The literature on interventions to improve recruitment to trials has plenty of variety but little depth. Only 3 of 72 comparisons are supported by high-certainty evidence according to GRADE: having an open trial and using telephone reminders to non-responders to postal interventions both increase recruitment; a specialised way of developing participant information leaflets had little or no effect. The methodology research community should improve the evidence base by replicating evaluations of existing strategies, rather than developing and testing new ones.
Recruiting participants to trials can be extremely difficult. Identifying strategies that improve trial recruitment would benefit both trialists and health research.
To quantify the effects of strategies for improving recruitment of participants to randomised trials. A secondary objective is to assess the evidence for the effect of the research setting (e.g. primary care versus secondary care) on recruitment.
We searched the Cochrane Methodology Review Group Specialised Register (CMR) in the Cochrane Library (July 2012, searched 11 February 2015); MEDLINE and MEDLINE In Process (OVID) (1946 to 10 February 2015); Embase (OVID) (1996 to 2015 Week 06); Science Citation Index & Social Science Citation Index (ISI) (2009 to 11 February 2015) and ERIC (EBSCO) (2009 to 11 February 2015).
Randomised and quasi-randomised trials of methods to increase recruitment to randomised trials. This includes non-healthcare studies and studies recruiting to hypothetical trials. We excluded studies aiming to increase response rates to questionnaires or trial retention and those evaluating incentives and disincentives for clinicians to recruit participants.
We extracted data on: the method evaluated; country in which the study was carried out; nature of the population; nature of the study setting; nature of the study to be recruited into; randomisation or quasi-randomisation method; and numbers and proportions in each intervention group. We used a risk difference to estimate the absolute improvement and the 95% confidence interval (CI) to describe the effect in individual trials. We assessed heterogeneity between trial results. We used GRADE to judge the certainty we had in the evidence coming from each comparison.
We identified 68 eligible trials (24 new to this update) with more than 74,000 participants. There were 63 studies involving interventions aimed directly at trial participants, while five evaluated interventions aimed at people recruiting participants. All studies were in health care.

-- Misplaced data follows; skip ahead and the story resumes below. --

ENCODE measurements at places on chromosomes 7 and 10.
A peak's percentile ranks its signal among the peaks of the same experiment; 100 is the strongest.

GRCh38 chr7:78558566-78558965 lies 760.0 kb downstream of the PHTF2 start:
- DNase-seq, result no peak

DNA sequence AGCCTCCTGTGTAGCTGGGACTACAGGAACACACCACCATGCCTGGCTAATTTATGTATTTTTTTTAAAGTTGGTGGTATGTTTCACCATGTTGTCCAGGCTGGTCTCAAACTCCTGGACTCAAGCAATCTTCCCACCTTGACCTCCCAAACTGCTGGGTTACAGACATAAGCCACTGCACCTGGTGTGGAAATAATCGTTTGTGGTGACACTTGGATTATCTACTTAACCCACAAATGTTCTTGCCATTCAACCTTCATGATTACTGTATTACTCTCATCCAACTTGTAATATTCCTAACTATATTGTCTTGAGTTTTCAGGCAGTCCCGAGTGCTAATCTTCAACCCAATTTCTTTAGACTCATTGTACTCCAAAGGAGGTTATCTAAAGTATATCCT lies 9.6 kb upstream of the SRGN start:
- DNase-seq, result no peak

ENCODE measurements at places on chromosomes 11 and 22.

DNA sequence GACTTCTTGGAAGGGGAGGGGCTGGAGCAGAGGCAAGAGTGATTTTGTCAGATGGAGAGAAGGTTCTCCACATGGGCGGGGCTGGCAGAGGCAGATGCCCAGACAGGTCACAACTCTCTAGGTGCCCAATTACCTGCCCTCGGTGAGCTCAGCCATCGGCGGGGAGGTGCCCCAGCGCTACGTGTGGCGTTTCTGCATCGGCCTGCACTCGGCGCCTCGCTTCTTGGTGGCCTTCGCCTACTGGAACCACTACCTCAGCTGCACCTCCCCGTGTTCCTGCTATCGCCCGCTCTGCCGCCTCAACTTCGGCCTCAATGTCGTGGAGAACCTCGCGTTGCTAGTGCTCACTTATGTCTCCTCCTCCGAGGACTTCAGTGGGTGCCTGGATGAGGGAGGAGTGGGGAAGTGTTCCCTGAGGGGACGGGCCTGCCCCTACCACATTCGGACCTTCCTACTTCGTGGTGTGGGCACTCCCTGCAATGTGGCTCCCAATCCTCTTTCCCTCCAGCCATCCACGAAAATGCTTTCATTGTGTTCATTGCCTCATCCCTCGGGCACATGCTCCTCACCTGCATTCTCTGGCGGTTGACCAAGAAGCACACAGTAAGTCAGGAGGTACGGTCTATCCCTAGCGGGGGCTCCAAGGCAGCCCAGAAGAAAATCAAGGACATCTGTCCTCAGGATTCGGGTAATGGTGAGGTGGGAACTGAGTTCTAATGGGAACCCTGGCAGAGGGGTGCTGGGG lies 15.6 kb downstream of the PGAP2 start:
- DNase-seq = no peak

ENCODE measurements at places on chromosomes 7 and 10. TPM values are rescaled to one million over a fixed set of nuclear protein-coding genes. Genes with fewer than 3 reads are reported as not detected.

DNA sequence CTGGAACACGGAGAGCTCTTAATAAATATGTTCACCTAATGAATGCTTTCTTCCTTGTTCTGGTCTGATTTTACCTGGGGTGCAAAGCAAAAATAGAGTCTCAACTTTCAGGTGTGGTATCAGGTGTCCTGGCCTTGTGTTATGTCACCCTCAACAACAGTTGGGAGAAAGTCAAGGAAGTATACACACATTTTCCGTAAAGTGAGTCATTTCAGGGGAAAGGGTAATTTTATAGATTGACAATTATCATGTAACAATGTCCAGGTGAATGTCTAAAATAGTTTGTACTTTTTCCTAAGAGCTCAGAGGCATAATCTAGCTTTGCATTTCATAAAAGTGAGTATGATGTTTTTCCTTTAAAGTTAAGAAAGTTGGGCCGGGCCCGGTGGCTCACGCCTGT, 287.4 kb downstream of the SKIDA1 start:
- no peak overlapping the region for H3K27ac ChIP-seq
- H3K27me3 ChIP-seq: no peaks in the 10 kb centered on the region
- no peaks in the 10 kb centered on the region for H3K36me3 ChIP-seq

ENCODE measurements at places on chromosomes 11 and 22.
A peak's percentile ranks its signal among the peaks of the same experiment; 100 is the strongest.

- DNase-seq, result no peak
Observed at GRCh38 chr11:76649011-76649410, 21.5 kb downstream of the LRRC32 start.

We found 72 comparisons, but just three are supported by high-certainty evidence according to GRADE.
1. Open trials rather than blinded, placebo trials. The absolute improvement was 10% (95% CI 7% to 13%).
2. Telephone reminders to people who do not respond to a postal invitation. The absolute improvement was 6% (95% CI 3% to 9%). This result applies to trials that have low underlying recruitment. We are less certain for trials that start out with moderately good recruitment (i.e. over 10%).
3. Using a particular, bespoke, user-testing approach to develop participant information leaflets. This method involved spending a lot of time working with the target population for recruitment to decide on the content, format and appearance of the participant information leaflet. This made little or no difference to recruitment: absolute improvement was 1% (95% CI −1% to 3%).
We had moderate-certainty evidence for eight other comparisons; our confidence was reduced for most of these because the results came from a single study. Three of the methods were changes to trial management, three were changes to how potential participants received information, one was aimed at recruiters, and the last was a test of financial incentives. All of these comparisons would benefit from other researchers replicating the evaluation. There were no evaluations in paediatric trials.
We had much less confidence in the other 61 comparisons because the studies had design flaws, were single studies, had very uncertain results or were hypothetical (mock) trials rather than real ones.